U.S. Sen. Mitch McConnell, R-Louisville, then will get six minutes.
Following McConnell also with six minutes will be U.S. Rep. Ed Whitfield, R-Hopkinsville.
Each of the attending state constitutional officers will get six minutes. In order of speaking, they will be Secretary of State Alison Lundergan Grimes, Attorney General Jack Conway, Auditor Adam Edelen and Agriculture Commissioner James Comer. Comer is a Republican; the others are Democrats.
Matt Bevin of Louisville, a Republican candidate for the U.S. Senate next year, will get five minutes. So will Ed Marksberry of Owensboro, a Democratic candidate for governor in 2015. They will flip a coin to see who goes first.
By Jack Brammer
FRANKFORT — Former Kentucky Democratic Party Chairman Bill Garmer said Friday he is considering running for the U.S. Senate next year if Secretary of State Alison Lundergan Grimes declines to enter the race against Republican incumbent Mitch McConnell.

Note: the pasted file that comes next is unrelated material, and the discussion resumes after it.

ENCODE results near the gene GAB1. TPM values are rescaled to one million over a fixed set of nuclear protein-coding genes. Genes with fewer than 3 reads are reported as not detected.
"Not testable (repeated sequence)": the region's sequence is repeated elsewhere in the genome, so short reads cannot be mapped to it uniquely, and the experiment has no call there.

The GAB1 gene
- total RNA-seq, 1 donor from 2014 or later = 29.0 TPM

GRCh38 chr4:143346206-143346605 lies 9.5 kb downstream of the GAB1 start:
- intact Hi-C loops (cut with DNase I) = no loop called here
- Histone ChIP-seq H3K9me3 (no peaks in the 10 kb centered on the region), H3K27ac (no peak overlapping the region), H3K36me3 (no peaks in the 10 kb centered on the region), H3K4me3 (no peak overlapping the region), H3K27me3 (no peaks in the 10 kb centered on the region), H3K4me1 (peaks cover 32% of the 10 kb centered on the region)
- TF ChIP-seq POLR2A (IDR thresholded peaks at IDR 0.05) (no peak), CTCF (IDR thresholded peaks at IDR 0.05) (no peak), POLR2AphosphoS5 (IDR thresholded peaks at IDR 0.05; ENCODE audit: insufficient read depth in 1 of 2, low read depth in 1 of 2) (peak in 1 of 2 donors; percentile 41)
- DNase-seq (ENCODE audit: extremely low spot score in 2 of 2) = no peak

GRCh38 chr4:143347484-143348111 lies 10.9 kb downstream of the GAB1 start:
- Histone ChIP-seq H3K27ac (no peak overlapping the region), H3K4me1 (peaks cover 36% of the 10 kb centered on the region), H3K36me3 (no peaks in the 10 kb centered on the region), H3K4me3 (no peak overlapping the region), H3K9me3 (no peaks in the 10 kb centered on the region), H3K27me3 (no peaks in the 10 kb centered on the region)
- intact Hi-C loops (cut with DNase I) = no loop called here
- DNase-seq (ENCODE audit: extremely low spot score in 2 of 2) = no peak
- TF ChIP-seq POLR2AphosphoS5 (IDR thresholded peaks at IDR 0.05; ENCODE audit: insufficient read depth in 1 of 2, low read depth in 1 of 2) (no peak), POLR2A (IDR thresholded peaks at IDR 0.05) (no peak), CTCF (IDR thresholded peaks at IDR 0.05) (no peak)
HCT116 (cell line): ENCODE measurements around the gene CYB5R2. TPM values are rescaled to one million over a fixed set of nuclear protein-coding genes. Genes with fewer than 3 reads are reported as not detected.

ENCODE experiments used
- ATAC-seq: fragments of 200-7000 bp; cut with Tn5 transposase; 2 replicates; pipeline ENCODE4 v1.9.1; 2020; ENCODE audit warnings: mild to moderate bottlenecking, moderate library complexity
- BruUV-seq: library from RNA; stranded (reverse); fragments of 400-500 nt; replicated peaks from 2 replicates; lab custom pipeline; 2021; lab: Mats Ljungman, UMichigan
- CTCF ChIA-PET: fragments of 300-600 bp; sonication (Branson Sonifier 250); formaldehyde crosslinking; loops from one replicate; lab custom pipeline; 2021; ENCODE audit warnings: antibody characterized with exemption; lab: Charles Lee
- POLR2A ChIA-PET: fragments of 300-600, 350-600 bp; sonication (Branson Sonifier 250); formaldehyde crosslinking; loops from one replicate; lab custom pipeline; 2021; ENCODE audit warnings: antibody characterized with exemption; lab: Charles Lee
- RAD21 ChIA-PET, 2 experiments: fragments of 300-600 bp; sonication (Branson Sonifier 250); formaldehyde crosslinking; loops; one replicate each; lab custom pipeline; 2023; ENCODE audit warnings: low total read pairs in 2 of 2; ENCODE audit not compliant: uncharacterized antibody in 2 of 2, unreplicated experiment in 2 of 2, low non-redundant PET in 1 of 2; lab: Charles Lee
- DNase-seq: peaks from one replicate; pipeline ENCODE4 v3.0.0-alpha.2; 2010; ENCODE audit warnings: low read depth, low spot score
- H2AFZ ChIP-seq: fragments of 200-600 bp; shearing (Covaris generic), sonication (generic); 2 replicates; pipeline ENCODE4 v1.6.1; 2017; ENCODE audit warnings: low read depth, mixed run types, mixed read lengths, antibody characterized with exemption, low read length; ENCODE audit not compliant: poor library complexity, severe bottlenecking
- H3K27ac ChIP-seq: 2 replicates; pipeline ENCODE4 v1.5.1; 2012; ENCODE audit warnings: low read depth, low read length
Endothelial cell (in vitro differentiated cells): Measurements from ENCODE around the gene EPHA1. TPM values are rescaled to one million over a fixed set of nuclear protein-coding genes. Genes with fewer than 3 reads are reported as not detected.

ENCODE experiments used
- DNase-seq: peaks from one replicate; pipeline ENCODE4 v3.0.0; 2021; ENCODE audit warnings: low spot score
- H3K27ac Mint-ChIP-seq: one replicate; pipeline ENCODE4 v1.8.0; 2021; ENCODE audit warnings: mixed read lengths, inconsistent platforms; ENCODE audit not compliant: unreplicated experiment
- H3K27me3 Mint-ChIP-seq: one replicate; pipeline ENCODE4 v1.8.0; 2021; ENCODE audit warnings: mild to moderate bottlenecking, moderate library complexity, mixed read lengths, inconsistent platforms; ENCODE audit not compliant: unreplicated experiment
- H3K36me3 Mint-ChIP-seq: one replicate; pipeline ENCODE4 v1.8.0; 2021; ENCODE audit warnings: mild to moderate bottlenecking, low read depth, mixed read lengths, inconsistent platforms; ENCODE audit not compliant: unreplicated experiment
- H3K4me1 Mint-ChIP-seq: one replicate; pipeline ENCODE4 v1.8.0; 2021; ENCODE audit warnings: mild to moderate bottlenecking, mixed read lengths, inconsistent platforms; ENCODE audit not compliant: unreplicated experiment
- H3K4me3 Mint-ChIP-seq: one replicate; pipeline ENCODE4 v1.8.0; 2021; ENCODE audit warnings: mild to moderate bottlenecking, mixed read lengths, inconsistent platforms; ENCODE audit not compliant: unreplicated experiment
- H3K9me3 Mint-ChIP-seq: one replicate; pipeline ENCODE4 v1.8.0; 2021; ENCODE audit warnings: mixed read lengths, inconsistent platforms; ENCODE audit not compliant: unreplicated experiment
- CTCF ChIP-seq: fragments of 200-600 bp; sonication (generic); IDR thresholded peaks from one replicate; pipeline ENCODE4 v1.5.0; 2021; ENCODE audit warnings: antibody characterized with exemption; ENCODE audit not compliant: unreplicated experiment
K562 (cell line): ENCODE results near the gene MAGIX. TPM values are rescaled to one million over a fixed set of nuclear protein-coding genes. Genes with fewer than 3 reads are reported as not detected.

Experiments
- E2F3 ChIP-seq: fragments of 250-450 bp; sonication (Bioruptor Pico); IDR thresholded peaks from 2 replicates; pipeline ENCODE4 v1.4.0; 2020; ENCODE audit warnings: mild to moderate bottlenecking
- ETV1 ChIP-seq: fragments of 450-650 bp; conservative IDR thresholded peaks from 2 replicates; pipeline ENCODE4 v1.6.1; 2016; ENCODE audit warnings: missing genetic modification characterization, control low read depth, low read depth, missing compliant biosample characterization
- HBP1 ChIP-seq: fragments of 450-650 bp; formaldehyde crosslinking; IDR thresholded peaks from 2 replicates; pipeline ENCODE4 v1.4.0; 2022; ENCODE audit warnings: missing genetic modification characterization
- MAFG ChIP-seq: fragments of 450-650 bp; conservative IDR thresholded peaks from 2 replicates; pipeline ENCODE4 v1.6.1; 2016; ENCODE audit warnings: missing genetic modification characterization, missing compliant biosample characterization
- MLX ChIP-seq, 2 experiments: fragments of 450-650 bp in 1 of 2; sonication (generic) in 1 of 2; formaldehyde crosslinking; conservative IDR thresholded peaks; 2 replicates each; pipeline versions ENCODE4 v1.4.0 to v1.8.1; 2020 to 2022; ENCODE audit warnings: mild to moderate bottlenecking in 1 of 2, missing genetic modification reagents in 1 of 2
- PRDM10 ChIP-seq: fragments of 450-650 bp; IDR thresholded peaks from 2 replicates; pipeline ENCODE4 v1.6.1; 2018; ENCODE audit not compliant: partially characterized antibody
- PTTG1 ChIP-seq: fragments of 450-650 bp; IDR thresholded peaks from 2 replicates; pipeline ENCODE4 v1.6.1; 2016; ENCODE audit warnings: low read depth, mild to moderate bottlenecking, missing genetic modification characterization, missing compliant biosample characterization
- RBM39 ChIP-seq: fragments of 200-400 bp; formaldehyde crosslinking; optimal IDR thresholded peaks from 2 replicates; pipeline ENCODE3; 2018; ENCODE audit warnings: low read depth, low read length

“A lot of people have talked to me about the race,” said Garmer, a Lexington lawyer, in a telephone interview. “But Alison is the center of discussion. In my mind, if she wants the nomination, she has my support. She is one of the bright stars in the Democratic party and she wants to serve Kentucky. I would be the first in line to support her.”
Asked if he would consider running if Grimes decides not to run, Garmer said, “that sounds like a lawyer’s question but that would be fair.”
Grimes said April 23 that she is pondering whether to run for the U.S. Senate next year against McConnell. She said she would “take the time to reflect with my family, my supporters on how I can best continue to serve the Commonwealth of Kentucky.”